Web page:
The best songs from Riot Games’ new album, Sessions: Vi

Here are the highlights from Riot's 37-song instrumental album.

Image via Riot Games

Sessions: Vi, the latest album from Riot Games Music, is a fully instrumental record that’s composed entirely of “chillhop” beats from front to back.

The album, which spans one hour and 40 minutes, is a collaborative project between Riot and 21 different artists from across the instrumental music industry. Each track brings a uniquely different sound to the album, with the project being broken down into three major “sessions”: morning, afternoon, and night. As the album progresses through its rather lengthy runtime, listeners can expect to see the moods of the various tracks in each section change.

And sure, 37 songs might require a bit of dedication, so if you had to break the album down by its highlights, you could certainly take that approach, as well. There are most definitely some standout tracks that are worth sinking your teeth into. Here are some of the best tracks from Riot Games Music’s new album, Sessions: Vi

Chromonicci — Passengers

The opening track of Sessions: Vi greets the listener with the sounds of rain falling on pavement as a subway door opens. Once settled in, the mellow bass line rises over the sounds of voices intermingling in a cityscape. In tandem with cooling horns and plucky guitar licks, Passengers sets the scene for the entirety of Sessions, as if to prepare the listener for the experience ahead. By the time the final segment of the track rolls around, the soft horns introduced earlier in the song accompany the groovy bass line all the way to the finish line, making for a relatively strong opening to the project. 

Kupla — Home is Where My Heart is

“Home is Where My Heart is” stands out as the second-shortest song on Sessions: Vi, being just a second longer than “Midnight Coffee,” but even with such a quick runtime, the track still finds a way to make a lasting impression. The song includes elements of a soft ukulele strum that lasts throughout the length that’s eventually joined by woodwinds. Additionally, the song is layered over the sounds of children talking, playing, and laughing in the background, giving this track an extremely comforting and “homely” feel to it.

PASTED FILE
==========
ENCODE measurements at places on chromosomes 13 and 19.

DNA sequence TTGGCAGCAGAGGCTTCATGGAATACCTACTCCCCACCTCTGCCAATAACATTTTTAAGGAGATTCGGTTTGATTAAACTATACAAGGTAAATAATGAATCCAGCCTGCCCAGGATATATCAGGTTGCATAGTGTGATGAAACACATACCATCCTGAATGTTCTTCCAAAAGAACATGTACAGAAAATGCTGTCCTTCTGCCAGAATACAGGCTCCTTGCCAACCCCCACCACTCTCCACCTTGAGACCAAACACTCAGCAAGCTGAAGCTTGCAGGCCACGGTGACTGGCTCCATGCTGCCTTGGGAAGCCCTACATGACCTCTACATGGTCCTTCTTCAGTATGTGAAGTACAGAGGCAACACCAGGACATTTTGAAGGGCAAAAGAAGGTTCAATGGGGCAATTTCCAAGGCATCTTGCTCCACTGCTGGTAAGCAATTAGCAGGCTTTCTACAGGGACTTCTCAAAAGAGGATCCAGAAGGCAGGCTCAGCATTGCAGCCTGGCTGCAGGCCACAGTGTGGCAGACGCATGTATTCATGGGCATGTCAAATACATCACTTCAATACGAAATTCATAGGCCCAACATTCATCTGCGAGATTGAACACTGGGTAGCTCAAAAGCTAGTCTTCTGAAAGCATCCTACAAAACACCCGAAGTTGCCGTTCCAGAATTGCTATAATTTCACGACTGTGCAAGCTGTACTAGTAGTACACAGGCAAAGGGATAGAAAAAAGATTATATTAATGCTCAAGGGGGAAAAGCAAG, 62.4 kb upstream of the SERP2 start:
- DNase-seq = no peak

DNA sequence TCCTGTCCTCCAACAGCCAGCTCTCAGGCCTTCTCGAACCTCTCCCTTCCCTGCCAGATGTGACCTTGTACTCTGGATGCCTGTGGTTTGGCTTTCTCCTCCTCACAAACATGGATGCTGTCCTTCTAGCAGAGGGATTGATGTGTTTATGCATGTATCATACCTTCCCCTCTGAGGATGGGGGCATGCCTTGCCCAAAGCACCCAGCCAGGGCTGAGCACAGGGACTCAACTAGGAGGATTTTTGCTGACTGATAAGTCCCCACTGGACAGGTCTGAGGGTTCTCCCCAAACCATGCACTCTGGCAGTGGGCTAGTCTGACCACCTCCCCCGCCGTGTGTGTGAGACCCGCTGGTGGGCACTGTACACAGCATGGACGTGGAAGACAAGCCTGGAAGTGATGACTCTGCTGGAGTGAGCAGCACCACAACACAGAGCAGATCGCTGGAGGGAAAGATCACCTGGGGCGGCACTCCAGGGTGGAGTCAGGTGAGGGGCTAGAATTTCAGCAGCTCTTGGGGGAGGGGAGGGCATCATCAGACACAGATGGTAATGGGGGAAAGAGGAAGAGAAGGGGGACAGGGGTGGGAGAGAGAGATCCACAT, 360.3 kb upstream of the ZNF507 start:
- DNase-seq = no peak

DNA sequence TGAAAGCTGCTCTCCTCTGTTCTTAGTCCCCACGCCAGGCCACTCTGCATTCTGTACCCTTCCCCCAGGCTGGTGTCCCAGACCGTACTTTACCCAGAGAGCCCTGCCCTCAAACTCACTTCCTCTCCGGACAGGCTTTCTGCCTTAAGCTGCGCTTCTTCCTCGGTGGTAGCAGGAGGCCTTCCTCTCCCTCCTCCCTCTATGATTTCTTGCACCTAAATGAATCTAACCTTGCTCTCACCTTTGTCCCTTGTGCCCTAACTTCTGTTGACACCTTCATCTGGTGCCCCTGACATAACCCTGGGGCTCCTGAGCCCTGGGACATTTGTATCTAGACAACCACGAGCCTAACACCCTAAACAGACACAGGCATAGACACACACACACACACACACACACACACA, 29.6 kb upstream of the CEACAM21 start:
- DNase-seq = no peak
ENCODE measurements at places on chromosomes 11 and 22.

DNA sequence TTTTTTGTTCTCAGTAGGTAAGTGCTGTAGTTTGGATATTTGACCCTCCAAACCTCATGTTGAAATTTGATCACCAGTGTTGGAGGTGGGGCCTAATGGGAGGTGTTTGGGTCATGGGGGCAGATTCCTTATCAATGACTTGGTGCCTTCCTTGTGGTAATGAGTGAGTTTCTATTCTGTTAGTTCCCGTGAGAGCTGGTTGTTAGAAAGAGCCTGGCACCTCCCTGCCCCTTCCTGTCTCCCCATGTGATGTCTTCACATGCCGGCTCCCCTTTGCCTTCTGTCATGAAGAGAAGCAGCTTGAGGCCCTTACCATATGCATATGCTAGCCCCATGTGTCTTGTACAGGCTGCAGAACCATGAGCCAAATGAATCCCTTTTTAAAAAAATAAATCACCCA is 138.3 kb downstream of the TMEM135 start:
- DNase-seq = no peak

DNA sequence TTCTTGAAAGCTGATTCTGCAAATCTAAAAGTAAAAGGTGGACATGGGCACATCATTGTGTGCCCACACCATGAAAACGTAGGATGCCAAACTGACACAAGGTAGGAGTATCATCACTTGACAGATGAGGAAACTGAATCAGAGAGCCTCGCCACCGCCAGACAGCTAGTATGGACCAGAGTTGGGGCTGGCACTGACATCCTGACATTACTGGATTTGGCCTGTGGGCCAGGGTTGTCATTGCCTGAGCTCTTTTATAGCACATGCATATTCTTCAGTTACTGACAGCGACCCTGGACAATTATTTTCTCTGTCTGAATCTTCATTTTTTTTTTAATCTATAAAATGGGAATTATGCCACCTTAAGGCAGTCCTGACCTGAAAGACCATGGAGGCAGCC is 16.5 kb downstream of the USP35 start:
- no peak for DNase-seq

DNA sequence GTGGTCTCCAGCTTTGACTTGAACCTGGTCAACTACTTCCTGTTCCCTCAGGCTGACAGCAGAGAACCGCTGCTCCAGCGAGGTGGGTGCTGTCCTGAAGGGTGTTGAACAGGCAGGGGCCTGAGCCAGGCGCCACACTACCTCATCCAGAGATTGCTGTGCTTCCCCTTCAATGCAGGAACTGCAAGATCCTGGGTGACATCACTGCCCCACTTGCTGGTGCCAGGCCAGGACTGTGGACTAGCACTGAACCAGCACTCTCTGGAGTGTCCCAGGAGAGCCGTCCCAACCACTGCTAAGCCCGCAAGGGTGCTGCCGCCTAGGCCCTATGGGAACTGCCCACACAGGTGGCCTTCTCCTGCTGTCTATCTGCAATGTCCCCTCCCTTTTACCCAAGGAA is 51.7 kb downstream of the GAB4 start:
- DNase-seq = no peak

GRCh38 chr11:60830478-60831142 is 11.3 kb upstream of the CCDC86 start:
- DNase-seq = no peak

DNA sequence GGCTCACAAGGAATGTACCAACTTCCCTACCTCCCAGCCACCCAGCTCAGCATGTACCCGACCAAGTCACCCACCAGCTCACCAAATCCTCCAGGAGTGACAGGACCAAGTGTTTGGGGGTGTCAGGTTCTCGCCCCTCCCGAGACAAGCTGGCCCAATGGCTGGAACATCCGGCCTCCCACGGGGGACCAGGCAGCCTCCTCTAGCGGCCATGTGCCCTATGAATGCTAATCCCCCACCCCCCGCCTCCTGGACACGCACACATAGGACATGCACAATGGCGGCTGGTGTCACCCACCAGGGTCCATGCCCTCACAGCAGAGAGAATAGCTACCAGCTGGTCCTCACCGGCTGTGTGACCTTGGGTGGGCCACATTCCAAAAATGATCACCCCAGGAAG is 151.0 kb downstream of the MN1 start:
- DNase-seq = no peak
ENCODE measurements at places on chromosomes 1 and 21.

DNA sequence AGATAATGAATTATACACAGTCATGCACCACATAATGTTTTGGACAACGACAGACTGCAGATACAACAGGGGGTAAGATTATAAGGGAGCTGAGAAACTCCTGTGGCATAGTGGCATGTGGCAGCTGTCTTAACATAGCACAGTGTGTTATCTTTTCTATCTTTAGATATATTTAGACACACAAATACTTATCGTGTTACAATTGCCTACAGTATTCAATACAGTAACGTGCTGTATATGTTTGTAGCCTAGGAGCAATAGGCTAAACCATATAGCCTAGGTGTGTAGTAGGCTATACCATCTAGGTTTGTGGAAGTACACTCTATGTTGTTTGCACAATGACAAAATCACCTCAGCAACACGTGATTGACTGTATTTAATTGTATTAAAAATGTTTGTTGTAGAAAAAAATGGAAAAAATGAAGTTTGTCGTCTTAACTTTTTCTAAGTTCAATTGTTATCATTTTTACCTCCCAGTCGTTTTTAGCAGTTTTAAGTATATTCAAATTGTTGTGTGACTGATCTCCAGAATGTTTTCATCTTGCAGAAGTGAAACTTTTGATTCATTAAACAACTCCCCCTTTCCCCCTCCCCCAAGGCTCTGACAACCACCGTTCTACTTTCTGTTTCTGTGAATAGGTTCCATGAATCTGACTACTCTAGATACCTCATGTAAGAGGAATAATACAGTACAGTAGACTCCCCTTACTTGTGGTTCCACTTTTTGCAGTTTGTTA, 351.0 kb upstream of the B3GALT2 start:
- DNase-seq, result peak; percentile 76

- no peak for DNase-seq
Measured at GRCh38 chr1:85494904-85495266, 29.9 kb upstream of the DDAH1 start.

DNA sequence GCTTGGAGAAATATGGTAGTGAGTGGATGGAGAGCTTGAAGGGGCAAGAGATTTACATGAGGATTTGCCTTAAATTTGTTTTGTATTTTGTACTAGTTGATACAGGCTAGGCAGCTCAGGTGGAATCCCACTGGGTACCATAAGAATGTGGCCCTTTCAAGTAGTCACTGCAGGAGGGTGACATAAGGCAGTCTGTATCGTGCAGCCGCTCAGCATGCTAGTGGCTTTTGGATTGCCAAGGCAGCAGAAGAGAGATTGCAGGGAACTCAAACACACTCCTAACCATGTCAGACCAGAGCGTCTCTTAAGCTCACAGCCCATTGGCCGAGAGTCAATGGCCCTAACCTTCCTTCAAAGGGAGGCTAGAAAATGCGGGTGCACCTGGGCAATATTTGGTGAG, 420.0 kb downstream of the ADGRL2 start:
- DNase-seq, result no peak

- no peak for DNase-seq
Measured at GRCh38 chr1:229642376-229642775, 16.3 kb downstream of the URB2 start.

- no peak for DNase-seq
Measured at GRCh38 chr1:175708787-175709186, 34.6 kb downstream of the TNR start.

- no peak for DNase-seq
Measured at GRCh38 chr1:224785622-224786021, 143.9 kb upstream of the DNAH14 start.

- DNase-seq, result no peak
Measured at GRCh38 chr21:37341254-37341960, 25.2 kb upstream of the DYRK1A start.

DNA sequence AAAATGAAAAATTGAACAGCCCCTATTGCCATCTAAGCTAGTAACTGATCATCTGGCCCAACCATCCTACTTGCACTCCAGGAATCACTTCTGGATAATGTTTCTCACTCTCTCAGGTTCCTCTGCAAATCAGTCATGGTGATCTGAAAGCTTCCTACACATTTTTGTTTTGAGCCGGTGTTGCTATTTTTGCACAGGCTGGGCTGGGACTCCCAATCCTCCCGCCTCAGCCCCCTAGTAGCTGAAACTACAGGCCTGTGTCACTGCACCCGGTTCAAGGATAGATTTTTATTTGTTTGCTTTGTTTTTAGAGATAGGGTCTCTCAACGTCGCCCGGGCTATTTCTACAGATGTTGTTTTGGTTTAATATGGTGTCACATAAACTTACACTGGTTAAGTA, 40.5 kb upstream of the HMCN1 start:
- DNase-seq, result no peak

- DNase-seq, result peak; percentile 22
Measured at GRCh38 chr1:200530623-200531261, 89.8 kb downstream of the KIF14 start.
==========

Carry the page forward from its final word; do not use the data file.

Tennyson — In Circles

An album like Sessions: Vi doesn’t need a traditional rollout like other albums would, but if there was a “lead single” on Riot’s newest project, In Circles would most definitely be a candidate. The same up-and-down melody — which is enough of an earworm on its own — drifts across the background throughout the entirety of the three minute track. But in the final 30 seconds of the song, the elements of the melody combine gracefully with the ambient sounds of flowing water and a complimentary whistle tone, allowing “In Circles” to come together like a perfectly-done puzzle.

Image via Riot Games

Xander. — Growing Flowers

“Growing Flowers” is one of the more driven songs on Sessions: Vi. It features a relaxed, but still forward-moving drum beat that patiently strings along one to one of the album’s more upbeat tempos. The back-half of the track features a back-and-forth style melody — one that almost sounds like a game of ping pong being played with guitar strings taped across the paddles. That sort of sound treats the listener to an almost “bouncy” conclusion to the song. 

Swing

“Swing” is almost too repetitive of a song at first glance, but once the elements of the instrumentation start to come together around 50 seconds into the track, it really takes off. Try listening to this one while envisioning a pendulum literally “swinging” from one point to another as the three continuous three piano notes play in the foreground. With each new break in the melody, you can feel this track physically swing from sound to sound. 

Chronomicci — Weekends

The sound of falling rain is a prominent theme throughout Sessions: Vi and nowhere is it more prominent than “Weekends”.That tranquil rain sound is joined by several different instruments throughout the song, as a combination of horns, guitars, woodwinds, and natural sounds make for one of the most crowded songs on the record. Around the halfway point of the track, the rain sound gets louder than ever before, acting as a transitional mark between the two halves of the song. The horns and bass line then return for one final riff to end the song, marking what could very well be the high point of the album.  

Miscél — Who are you

Maybe one of the most abstract songs on Sessions: Vi, “Who are you” begins with a 25-second intro that sounds a lot like footsteps walking on city streets. Once the track gets into the nitty-gritty, though, it loops a quiet melody layered behind a distorted vocal track. While it might not have the same “replay factor” that other tracks on the album do, “Who are you” is an intriguing conceptual track that stands out as a highlight when compared to the rest of the record’s content.